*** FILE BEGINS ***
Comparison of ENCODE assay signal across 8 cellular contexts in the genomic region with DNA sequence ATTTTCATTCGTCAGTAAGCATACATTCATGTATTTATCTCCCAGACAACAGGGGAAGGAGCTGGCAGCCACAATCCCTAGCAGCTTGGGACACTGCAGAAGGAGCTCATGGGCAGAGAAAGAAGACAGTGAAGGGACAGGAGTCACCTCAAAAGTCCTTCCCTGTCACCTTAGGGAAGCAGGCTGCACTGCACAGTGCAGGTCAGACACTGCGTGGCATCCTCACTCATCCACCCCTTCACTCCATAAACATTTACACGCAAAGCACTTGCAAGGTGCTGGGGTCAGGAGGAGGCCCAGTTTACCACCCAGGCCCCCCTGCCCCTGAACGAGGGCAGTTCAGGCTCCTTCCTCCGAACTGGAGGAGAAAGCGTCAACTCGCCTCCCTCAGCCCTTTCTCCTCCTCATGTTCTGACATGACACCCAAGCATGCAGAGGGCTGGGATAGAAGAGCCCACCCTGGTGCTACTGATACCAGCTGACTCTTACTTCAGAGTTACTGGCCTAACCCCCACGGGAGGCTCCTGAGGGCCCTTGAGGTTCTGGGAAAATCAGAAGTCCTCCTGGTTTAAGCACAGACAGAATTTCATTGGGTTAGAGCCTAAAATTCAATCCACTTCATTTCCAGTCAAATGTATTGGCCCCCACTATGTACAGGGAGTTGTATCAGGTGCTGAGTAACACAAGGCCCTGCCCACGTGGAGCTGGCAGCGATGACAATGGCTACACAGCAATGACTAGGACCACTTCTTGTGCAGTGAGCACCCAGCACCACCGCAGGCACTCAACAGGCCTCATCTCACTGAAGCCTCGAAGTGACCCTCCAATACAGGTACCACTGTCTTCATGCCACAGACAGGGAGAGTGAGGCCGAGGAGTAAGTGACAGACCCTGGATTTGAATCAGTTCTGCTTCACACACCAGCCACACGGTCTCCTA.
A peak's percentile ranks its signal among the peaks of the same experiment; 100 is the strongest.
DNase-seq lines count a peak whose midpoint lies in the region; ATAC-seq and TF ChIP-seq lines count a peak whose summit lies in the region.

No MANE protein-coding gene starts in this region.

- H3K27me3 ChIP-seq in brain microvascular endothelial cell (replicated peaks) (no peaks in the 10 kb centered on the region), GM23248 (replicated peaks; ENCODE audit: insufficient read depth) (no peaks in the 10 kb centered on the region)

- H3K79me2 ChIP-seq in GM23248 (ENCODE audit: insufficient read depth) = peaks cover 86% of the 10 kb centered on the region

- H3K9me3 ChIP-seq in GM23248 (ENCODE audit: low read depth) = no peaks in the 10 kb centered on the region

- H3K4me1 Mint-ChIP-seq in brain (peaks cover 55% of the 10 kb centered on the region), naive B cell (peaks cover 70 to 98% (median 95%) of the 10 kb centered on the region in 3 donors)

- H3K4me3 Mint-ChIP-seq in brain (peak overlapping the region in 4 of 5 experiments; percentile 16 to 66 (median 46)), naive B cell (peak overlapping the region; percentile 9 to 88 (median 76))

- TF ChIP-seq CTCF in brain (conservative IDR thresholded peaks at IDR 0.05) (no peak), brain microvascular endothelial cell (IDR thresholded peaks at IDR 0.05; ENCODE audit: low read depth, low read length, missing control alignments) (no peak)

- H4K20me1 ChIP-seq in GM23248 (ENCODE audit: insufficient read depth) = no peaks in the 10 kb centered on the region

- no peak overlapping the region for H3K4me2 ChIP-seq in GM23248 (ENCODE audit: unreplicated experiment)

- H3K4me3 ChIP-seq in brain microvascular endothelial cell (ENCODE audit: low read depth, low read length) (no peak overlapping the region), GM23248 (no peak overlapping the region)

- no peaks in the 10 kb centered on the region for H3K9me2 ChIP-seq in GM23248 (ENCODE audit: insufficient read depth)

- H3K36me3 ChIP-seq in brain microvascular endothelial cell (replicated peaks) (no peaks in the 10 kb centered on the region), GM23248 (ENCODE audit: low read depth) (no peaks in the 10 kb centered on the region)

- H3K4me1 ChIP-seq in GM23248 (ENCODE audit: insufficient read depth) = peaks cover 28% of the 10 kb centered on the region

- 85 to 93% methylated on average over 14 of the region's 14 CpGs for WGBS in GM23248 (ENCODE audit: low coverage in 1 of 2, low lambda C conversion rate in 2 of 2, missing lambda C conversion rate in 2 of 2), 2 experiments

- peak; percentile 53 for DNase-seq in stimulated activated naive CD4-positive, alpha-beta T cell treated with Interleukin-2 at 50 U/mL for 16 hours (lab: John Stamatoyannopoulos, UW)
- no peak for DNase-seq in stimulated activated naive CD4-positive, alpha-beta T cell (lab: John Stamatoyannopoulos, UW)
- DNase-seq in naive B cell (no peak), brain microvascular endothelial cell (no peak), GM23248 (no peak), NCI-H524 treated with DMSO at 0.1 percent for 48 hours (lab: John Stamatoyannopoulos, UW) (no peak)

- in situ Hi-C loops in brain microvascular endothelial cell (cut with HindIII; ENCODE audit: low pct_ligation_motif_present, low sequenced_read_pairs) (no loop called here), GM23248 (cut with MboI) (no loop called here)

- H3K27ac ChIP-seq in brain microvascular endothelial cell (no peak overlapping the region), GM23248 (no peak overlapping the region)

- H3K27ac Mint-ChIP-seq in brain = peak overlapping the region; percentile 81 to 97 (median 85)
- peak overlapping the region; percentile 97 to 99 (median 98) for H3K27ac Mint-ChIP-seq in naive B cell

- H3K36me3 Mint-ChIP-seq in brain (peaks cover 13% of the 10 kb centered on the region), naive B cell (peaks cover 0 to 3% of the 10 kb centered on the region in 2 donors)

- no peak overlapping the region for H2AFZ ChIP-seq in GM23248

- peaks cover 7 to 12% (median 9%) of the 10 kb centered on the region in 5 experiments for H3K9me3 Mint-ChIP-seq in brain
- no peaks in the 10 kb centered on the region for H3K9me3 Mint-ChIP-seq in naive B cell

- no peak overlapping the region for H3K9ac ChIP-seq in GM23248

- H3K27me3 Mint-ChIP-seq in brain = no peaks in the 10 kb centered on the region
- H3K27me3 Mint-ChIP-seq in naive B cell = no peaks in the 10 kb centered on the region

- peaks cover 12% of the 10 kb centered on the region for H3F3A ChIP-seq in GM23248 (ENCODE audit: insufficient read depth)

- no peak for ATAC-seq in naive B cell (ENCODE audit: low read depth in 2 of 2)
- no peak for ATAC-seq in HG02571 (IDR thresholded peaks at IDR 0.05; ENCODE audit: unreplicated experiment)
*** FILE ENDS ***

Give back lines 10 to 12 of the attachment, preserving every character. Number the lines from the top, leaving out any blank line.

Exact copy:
- TF ChIP-seq CTCF in brain (conservative IDR thresholded peaks at IDR 0.05) (no peak), brain microvascular endothelial cell (IDR thresholded peaks at IDR 0.05; ENCODE audit: low read depth, low read length, missing control alignments) (no peak)

- H4K20me1 ChIP-seq in GM23248 (ENCODE audit: insufficient read depth) = no peaks in the 10 kb centered on the region

- no peak overlapping the region for H3K4me2 ChIP-seq in GM23248 (ENCODE audit: unreplicated experiment)